The best thing you can do for them is to leave them be. | Idaho Fish and Game photo
IDAHO FALLS — Spring has finally come to eastern Idaho. If you’re fortunate, you may see young wildlife during the spring and early summer months.
In fact, there’s a “pretty good chance” that you’ll see a baby animal that is seemingly alone, with no mom in sight, according to Idaho Fish and Game.
The department recently published a warning to leave these cute little creatures alone.
“Fish and Game officials have a simple suggestion to people who discover baby animals that appear to be abandoned: The best thing you can do for them is to leave them be,” said the news release from the department.
People mean well, the department said, but “rescuing” baby wild animals you assume are lost, abandoned or orphaned often does more damage than good.
“Typically, mom was not far away to begin with,” Fish and Game said.
“When it comes to wildlife babies, wildlife mothers know best,” the release said.
For example, deer, elk and pronghorn often leave their young in a secure location and then move off to feed. Sometimes, they don’t return for several hours. That doesn’t mean the baby is in danger.
Idaho Fish and Game photo
“The young animals know instinctively to remain still in the places their mother left them,” the release said.
Likewise, baby birds will often leave the nest “in their efforts to hone their flying skills.” Their parents will continue to feed them until the young birds can survive on their own, even if they fall out of the nest.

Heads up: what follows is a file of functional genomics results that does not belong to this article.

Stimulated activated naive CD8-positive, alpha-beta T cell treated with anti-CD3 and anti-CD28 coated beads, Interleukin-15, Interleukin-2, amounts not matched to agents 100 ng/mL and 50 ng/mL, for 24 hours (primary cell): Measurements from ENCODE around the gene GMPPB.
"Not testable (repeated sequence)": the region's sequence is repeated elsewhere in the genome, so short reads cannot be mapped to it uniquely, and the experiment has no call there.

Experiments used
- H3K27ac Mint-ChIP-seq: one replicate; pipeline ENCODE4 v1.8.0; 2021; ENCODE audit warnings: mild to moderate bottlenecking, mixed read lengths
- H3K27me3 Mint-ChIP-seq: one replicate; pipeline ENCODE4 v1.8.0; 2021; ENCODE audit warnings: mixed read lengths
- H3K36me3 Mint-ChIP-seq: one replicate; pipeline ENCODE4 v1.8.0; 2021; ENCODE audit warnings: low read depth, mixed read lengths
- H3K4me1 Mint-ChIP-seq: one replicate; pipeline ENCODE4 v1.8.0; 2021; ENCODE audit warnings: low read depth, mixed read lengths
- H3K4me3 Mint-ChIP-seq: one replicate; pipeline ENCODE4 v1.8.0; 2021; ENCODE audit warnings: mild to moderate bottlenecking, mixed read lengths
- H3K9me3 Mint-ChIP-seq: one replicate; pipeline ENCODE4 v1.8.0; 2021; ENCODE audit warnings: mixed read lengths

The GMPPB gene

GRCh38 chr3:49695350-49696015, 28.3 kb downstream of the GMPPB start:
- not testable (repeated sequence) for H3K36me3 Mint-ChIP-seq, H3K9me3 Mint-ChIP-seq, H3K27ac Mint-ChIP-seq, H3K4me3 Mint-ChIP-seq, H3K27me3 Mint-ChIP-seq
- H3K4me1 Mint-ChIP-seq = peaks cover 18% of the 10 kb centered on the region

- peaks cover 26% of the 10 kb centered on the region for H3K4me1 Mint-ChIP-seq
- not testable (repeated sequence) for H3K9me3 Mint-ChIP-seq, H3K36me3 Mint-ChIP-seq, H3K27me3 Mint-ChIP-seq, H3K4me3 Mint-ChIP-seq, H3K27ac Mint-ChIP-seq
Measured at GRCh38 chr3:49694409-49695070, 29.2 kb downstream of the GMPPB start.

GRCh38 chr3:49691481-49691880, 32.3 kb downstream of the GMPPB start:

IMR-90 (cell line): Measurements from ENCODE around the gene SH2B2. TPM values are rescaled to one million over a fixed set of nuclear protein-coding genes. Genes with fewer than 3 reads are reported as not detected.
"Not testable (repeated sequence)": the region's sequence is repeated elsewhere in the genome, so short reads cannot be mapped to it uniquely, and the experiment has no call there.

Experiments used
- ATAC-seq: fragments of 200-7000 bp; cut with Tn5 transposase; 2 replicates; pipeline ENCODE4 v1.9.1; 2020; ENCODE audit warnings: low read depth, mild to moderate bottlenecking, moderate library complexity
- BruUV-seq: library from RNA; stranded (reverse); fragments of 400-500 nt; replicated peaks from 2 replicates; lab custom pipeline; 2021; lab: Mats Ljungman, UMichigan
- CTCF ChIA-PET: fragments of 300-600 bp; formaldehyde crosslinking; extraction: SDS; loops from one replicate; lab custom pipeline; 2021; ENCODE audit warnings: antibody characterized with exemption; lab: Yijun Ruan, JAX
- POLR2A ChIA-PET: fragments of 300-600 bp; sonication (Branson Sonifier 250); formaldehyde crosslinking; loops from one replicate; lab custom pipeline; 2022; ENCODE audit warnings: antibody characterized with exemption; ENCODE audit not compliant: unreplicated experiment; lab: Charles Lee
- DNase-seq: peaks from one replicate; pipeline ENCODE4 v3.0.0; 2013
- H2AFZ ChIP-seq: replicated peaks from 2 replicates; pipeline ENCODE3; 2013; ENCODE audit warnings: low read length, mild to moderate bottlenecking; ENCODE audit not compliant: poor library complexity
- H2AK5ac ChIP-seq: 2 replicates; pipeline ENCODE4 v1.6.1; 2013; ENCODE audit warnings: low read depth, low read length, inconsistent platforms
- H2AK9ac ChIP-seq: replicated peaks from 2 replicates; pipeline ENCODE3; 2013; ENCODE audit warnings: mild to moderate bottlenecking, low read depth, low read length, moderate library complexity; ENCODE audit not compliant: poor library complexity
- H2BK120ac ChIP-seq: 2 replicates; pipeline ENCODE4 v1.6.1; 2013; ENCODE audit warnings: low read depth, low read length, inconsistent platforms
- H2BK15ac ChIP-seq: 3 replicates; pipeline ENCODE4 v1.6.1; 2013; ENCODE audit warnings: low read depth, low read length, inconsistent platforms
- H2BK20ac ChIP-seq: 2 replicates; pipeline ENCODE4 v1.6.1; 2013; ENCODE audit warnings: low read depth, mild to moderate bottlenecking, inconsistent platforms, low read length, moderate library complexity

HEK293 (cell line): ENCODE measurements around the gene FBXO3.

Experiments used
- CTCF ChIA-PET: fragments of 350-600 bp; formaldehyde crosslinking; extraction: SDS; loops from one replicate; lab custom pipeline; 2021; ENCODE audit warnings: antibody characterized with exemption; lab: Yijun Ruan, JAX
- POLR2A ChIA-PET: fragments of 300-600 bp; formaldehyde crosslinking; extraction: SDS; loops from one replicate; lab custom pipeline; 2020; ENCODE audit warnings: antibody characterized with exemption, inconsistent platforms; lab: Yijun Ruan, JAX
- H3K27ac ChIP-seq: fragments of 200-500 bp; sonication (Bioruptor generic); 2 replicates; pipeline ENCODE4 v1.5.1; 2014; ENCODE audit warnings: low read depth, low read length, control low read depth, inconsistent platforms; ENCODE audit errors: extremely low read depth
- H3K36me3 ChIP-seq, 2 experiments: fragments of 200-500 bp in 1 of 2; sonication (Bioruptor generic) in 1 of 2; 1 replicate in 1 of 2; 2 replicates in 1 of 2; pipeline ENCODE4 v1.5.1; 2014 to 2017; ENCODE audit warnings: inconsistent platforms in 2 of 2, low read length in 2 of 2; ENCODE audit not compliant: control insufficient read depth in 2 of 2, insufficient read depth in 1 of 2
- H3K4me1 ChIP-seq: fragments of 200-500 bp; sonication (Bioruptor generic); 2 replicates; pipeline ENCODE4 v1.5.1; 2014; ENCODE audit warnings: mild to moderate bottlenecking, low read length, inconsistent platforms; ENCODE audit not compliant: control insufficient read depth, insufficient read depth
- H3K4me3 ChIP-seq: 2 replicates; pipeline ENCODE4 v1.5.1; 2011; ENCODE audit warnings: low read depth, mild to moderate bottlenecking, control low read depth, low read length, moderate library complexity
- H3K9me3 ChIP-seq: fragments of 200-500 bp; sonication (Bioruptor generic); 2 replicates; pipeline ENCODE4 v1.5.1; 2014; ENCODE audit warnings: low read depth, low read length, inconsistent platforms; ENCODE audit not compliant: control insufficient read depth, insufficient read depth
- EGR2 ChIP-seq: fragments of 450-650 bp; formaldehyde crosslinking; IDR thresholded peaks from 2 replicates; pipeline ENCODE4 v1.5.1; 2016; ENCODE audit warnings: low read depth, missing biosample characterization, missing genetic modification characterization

What to do
If you find a baby bird, duckling, deer fawn or other critter, Idaho Fish and Game has this advice: leave it undisturbed. If you wish, contact your nearest Fish and Game office.
Idaho Fish and Game photo
“Fish and Game employees are happy to take calls about apparently orphaned or injured animals, answer questions and — when necessary — retrieve animals,” according to the news release.
Never plan to raise wild animals on your own.
“Young wild animals require special care and feeding that is beyond what the average household is prepared to manage,” the department said. Besides that, it’s illegal in Idaho to have most species of wildlife, even if you’ve “rescued” them.
If you’re lucky enough to observe a nest of birds or a litter of young mammals, “enjoy the sight, but remember it is best to leave young wildlife alone.”
Idaho Fish and Game can be reached by calling (208) 232-4703 for the Southeast Region or (208) 525-7290 for the Upper Snake Region.
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